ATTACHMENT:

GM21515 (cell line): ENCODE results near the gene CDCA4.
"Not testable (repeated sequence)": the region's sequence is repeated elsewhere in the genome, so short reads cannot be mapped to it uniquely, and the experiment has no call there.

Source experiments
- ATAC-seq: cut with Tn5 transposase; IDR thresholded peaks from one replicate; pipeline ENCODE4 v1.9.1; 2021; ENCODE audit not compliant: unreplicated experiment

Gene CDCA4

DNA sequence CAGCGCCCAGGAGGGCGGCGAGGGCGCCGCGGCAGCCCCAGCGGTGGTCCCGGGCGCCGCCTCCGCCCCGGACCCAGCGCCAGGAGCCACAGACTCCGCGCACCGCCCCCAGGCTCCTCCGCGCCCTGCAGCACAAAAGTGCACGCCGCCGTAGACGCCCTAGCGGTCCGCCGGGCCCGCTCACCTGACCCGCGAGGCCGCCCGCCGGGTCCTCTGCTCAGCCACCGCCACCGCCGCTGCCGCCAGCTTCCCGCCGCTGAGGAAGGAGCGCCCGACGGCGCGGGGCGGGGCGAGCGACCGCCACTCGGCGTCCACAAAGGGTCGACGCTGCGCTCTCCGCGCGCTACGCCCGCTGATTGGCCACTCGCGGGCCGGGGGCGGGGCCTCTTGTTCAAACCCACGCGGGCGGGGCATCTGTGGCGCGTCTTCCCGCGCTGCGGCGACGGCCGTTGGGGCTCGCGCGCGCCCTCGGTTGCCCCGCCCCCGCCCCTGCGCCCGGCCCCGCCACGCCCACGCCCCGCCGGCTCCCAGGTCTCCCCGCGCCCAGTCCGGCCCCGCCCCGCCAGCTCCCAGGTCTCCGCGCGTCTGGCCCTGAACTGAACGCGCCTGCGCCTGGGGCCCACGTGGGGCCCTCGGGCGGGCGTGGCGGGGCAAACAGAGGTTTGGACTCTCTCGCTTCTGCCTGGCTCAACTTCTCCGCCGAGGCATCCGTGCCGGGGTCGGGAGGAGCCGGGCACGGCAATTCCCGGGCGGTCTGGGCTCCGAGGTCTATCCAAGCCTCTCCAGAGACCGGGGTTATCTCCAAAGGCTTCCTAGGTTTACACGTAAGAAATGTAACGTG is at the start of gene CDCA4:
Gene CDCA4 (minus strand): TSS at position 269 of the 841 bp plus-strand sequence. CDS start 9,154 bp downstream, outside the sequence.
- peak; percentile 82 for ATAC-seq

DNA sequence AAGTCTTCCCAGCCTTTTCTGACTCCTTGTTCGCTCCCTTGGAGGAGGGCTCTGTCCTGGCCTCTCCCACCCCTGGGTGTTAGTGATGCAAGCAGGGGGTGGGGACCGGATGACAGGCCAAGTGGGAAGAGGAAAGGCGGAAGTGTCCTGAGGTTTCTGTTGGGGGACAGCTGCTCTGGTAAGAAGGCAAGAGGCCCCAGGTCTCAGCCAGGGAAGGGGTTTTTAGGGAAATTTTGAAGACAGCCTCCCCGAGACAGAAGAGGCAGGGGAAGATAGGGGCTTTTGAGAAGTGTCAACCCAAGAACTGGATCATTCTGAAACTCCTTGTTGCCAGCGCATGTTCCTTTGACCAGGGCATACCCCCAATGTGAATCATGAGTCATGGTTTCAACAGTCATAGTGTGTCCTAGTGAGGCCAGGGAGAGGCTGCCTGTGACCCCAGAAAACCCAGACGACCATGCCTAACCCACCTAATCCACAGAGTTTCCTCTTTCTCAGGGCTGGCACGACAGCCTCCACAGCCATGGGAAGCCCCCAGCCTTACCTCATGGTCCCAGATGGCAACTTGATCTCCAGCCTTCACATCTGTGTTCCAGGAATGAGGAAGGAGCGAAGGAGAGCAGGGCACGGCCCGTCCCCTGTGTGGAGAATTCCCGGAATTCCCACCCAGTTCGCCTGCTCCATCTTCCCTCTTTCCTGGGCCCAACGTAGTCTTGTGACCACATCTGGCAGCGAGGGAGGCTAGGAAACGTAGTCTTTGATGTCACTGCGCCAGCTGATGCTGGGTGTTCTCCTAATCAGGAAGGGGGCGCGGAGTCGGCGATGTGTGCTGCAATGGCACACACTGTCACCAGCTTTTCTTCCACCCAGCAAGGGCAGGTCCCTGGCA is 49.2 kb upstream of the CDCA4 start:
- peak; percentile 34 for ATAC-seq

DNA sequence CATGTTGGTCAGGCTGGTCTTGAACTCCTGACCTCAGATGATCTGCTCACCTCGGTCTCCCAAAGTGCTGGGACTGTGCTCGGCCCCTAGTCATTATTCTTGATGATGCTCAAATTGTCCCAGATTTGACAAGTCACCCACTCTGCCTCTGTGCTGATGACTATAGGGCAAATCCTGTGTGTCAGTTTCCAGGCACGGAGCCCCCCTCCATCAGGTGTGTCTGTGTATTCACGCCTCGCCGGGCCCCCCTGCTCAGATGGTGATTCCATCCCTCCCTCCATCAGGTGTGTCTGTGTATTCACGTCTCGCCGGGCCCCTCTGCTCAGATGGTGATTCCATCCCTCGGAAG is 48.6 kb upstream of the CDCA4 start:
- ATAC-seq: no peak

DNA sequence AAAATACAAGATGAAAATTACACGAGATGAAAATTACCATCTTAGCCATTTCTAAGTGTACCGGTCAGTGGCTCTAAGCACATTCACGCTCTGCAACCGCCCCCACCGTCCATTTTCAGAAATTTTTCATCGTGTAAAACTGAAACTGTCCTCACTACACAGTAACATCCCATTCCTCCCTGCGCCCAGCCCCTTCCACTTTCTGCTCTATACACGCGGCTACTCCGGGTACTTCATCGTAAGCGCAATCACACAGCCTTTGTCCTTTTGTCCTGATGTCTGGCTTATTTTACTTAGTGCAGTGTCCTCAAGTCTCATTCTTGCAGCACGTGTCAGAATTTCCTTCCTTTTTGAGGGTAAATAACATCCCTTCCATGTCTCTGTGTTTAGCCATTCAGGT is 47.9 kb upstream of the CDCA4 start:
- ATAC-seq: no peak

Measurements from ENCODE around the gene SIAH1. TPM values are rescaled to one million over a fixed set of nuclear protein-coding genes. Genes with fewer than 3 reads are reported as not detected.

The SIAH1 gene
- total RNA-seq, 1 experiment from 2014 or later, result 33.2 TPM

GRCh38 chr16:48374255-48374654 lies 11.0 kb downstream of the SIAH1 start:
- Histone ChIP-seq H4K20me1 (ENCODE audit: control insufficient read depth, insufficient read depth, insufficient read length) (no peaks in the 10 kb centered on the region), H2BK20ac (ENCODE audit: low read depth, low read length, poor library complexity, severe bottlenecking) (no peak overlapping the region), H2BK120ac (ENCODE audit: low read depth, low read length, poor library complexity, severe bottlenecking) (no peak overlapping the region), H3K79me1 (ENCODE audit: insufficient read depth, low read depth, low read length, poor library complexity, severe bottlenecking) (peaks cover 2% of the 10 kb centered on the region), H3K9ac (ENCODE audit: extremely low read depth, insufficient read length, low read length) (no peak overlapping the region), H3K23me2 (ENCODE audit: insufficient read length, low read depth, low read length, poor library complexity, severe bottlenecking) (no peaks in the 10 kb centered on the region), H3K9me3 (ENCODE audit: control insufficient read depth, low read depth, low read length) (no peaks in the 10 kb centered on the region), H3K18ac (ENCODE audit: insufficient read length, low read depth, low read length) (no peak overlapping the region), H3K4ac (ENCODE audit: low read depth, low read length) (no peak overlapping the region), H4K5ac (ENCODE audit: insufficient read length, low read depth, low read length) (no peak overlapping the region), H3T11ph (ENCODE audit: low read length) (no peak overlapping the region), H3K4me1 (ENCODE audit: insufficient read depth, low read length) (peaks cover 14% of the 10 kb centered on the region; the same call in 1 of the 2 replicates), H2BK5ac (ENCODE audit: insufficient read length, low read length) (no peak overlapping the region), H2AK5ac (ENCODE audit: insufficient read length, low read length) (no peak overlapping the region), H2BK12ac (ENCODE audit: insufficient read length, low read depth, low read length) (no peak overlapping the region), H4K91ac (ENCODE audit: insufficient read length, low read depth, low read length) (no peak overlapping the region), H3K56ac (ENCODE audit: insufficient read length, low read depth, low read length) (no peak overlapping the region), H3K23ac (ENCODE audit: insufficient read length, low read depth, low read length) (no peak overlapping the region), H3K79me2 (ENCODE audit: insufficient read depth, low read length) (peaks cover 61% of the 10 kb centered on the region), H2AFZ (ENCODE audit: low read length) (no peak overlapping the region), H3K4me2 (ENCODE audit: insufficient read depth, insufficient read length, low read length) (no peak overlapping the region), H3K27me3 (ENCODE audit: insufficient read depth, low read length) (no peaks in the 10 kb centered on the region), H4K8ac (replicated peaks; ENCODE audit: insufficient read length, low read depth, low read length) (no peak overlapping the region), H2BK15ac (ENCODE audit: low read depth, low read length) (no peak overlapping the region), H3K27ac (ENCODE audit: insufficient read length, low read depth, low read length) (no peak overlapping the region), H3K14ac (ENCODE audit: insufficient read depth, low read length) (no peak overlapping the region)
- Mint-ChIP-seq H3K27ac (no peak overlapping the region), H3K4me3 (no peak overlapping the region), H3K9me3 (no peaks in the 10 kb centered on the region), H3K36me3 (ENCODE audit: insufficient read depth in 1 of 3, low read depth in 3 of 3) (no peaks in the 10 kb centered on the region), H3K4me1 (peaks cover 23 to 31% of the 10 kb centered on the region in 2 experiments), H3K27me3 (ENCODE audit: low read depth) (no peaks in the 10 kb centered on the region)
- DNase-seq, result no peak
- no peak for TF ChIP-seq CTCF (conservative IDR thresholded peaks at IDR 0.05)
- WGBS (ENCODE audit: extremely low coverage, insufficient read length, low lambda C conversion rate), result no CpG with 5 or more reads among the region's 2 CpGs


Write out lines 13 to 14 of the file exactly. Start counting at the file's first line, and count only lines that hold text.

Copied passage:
DNA sequence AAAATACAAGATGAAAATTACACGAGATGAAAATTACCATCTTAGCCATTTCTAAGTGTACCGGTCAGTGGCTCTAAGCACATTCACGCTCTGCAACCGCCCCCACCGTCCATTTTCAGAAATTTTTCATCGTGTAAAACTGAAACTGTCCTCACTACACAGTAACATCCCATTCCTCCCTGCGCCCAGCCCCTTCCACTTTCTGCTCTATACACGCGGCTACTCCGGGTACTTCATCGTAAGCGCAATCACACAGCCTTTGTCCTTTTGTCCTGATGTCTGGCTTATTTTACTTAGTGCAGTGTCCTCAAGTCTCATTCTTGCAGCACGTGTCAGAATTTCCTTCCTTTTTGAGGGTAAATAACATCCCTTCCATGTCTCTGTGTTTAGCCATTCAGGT is 47.9 kb upstream of the CDCA4 start:
- ATAC-seq: no peak